Apr 30, 2012

Don’t be a media snob

It always surprises me (god knows why after this long) when a client tells me they don’t watch TV or read anything banal like USA Today. But yet they want to be on all those programs “Get me on Ellen!” in order to further their message. (Or for the narcissists just to get famous. More on that later) You can’t be a media snob if you want to reach the mainstream.

One of the most important things  to do if you want to use public relations as a marketing tool is get to know the ENTIRE media landscape. Not just the things you like to read, watch or hear but the things MOST people like. That also means watching or reading all the commercials in between too. I think there’s a general snottiness that prevails with people who only read the New York Times or listen to MPR. Listen –  those are great outlets don’t get me wrong. But the things most people watch or read include USA Today, Extreme Home Makeover, the Biggest Loser, Keeping up with the Kardashians, American Idol and your local morning shock jock. You don’t have to like them…you just have to keep tabs on them.

If you really think a show or publication is right for your message or business, watch it religiously for a while. Read it for a good two months. Even if you have a publicist you’ll help generate ideas that might work. Years ago a client laughed at me for suggesting the Montel Williams show. I made her watch it four times and she came up with an awesome angle. She got on and promptly sold out of her product.

Know who your client is and watch or read what THEY ingest. Do this for three months before you start making recommendations or going after PR . You’ll be a much smarter client if you do have a publicist . If you don’t have a publicist you probably won’t sound like an idiot the first time you contact that producer or writer.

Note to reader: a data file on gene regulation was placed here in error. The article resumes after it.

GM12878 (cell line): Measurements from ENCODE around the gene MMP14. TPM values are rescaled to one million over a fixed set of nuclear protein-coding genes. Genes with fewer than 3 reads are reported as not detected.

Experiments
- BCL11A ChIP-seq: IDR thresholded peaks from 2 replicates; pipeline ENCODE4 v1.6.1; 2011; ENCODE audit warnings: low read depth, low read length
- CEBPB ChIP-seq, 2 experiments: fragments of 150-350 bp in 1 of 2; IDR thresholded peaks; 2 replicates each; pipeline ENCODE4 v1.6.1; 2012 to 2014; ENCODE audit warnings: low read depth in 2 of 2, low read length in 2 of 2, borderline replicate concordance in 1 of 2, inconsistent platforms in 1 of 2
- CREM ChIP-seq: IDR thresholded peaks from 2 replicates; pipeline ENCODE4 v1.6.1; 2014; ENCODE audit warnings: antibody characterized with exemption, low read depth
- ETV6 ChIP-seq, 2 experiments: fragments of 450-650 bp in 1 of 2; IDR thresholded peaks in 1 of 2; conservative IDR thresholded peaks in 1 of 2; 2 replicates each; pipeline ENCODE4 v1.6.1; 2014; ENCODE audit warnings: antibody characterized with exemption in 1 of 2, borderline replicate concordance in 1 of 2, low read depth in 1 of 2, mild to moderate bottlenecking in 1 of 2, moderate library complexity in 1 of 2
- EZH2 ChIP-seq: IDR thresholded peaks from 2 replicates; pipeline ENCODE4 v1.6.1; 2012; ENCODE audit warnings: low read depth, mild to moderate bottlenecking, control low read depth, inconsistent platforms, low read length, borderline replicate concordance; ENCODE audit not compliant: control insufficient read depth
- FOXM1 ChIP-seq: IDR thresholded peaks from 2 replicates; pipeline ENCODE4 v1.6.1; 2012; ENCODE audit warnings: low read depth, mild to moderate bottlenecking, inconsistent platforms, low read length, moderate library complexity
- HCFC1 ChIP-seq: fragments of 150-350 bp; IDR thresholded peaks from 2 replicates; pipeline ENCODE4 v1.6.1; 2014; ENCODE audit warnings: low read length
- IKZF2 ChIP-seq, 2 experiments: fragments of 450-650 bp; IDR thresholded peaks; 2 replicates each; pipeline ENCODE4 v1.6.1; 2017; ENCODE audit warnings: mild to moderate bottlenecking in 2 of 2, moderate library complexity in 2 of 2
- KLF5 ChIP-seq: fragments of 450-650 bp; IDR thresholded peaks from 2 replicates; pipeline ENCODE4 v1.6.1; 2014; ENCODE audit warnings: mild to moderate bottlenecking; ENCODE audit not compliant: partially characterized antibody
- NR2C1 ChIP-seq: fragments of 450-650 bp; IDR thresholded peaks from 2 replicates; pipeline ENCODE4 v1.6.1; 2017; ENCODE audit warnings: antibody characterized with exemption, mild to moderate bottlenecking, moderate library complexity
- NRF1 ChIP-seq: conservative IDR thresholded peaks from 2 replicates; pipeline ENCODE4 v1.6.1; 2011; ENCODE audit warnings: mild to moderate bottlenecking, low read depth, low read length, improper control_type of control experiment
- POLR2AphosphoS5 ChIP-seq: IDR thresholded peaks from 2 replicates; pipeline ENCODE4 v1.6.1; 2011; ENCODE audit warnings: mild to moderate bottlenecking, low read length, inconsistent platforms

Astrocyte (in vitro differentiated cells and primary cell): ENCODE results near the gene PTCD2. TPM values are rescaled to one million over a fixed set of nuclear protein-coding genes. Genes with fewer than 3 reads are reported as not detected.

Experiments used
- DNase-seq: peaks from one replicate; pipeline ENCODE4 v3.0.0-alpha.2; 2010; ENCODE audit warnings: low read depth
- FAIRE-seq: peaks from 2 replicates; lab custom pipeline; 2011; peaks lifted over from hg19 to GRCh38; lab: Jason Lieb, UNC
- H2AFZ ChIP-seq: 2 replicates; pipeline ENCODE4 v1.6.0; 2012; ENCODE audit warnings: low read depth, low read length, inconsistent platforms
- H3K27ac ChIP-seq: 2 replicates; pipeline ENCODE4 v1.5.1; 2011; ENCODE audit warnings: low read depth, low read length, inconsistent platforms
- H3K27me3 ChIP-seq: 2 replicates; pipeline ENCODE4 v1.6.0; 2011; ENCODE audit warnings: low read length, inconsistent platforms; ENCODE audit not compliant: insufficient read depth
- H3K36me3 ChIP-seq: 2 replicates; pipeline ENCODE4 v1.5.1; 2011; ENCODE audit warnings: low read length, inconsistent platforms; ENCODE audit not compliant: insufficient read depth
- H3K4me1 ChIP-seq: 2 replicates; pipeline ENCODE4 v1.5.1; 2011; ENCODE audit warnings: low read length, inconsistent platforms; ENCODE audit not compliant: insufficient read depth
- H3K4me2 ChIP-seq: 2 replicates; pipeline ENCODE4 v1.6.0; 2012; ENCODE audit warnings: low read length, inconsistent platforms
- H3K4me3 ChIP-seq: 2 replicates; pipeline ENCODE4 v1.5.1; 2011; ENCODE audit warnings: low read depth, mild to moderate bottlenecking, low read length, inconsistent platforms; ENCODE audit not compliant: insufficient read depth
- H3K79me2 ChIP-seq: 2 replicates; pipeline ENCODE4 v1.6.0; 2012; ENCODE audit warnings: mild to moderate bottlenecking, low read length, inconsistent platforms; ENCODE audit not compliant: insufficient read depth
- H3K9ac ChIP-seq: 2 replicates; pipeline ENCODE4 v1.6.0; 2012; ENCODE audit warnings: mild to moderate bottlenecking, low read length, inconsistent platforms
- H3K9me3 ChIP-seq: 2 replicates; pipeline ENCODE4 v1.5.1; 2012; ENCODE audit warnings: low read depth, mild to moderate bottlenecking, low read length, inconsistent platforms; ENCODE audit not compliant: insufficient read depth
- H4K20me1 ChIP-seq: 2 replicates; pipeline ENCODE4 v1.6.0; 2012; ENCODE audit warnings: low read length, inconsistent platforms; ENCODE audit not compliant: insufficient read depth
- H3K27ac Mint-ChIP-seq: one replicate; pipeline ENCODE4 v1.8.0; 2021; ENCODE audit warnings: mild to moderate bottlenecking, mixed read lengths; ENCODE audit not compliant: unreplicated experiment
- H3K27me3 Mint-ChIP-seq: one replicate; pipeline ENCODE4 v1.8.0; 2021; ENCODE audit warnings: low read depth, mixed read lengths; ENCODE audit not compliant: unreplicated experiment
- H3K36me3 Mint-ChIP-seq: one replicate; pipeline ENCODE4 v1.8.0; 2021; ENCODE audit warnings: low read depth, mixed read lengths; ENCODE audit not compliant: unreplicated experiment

8 comments on “Don’t be a media snob”

  1. If you put yourself on a pedestal, you can’t identify with clients.

    If that means suffering through Big Brother, so be it.

    May 1st, 2012 at 9:06 am

  2. I can’t even watch that one for more than five minutes. :)

    May 1st, 2012 at 10:35 am

  3. It seems counter-intuitive to watch some of these shows for intellectual reasons but the culture lesson does make a big difference on your abilities to relate to clientele.

    May 2nd, 2012 at 9:03 am

  4. Thanks for the marvelous posting! I definitely enjoyed reading it, you happen to be a great author.I will be sure to bookmark your blog and will eventually come back later in life. I want to encourage you to definitely continue your great posts, have a nice morning!

    May 3rd, 2012 at 11:37 pm

  5. I agree to this. If you are looking for a good publicity, there is no better way in “appearing” to the clients than going to their media hunger. Surely, hearing you out is good but it’s better if they actually see you. Anything that can catch the clients eye is a sure bet that they would think of your ad. As we all know, television is the greatest past time of hmmmm… all. Be flexible in the field of media and always have a good time.

    May 11th, 2012 at 4:15 am

  6. These days everyone catch something whatever you are doing on social media and hence this can put more clients in your era.

    May 11th, 2012 at 6:40 am

  7. You can’t be a good parent if you are a pop culture snob either. Sure, watching Jersey Shore, Laguna Beach, Hannah Montana, Glee, Sixteen and Pregnant, He-Man, SpongeBob, Ren and Stimpy, etc (did that span 1985-2012?) is painful to the adult eyes and ears, but these are the media the kids are/were watching. (I don’t know what the U18 crowd watches any more, I no longer have to really care except it would be fun to tease my peers at group lunch over Jell-O)

    You don’t have to like this stuff. You can even be horrified by it. But you can’t ignore it.

    May 23rd, 2012 at 11:42 am

  8. Good point about watching what THEY watch to make sure their little heads aren’t filled with…sugary cereal commercials perhaps?

    May 23rd, 2012 at 11:46 am

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